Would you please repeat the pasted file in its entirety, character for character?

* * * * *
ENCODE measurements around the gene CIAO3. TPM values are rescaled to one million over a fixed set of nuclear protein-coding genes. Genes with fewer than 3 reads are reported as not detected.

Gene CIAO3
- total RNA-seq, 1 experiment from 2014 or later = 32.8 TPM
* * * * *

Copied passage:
ENCODE measurements around the gene CIAO3. TPM values are rescaled to one million over a fixed set of nuclear protein-coding genes. Genes with fewer than 3 reads are reported as not detected.

Gene CIAO3
- total RNA-seq, 1 experiment from 2014 or later = 32.8 TPM